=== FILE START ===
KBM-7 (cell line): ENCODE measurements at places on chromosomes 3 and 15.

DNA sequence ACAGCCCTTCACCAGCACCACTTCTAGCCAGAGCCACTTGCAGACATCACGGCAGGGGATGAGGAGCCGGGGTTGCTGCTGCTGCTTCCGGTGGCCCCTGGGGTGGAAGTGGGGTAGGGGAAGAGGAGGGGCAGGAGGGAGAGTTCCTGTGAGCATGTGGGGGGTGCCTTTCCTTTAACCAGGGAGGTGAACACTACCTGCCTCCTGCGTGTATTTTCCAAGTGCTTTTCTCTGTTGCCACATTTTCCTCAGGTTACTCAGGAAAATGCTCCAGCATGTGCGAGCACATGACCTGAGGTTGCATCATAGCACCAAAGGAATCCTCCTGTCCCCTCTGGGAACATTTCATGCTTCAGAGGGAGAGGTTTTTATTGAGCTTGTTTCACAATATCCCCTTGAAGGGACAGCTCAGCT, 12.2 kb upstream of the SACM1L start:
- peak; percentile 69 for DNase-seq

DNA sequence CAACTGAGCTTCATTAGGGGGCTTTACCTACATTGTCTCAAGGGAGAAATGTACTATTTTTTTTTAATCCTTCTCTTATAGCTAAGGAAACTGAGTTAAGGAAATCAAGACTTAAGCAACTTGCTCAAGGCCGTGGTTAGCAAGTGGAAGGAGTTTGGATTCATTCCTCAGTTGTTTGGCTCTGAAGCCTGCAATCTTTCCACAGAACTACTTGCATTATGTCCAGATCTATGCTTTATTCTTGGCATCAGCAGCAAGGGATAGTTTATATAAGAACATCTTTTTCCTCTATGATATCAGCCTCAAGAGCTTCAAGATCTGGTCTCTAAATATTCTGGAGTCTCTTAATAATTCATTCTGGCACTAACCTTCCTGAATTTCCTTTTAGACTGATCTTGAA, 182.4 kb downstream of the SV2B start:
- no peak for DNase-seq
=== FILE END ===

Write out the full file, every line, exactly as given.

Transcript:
KBM-7 (cell line): ENCODE measurements at places on chromosomes 3 and 15.

DNA sequence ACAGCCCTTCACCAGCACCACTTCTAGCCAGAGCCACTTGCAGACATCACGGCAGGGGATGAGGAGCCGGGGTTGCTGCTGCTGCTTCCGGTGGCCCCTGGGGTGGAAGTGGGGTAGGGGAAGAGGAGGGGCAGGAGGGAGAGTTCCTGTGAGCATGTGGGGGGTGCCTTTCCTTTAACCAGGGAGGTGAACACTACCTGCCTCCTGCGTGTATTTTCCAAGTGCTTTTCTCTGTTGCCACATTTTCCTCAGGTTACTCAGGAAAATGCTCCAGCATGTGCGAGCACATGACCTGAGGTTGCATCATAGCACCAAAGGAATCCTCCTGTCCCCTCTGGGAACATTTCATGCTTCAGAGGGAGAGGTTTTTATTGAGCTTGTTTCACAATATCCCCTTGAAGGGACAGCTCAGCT, 12.2 kb upstream of the SACM1L start:
- peak; percentile 69 for DNase-seq

DNA sequence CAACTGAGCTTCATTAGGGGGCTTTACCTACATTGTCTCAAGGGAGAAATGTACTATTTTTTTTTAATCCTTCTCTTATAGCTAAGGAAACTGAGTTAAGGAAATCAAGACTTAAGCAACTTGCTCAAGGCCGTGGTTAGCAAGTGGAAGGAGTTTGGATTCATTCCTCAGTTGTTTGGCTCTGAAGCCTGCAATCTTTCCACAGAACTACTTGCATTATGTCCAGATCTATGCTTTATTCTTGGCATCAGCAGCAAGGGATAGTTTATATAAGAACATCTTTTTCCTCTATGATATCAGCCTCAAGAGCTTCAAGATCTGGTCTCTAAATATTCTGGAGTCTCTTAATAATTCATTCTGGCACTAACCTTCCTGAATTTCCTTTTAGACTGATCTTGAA, 182.4 kb downstream of the SV2B start:
- no peak for DNase-seq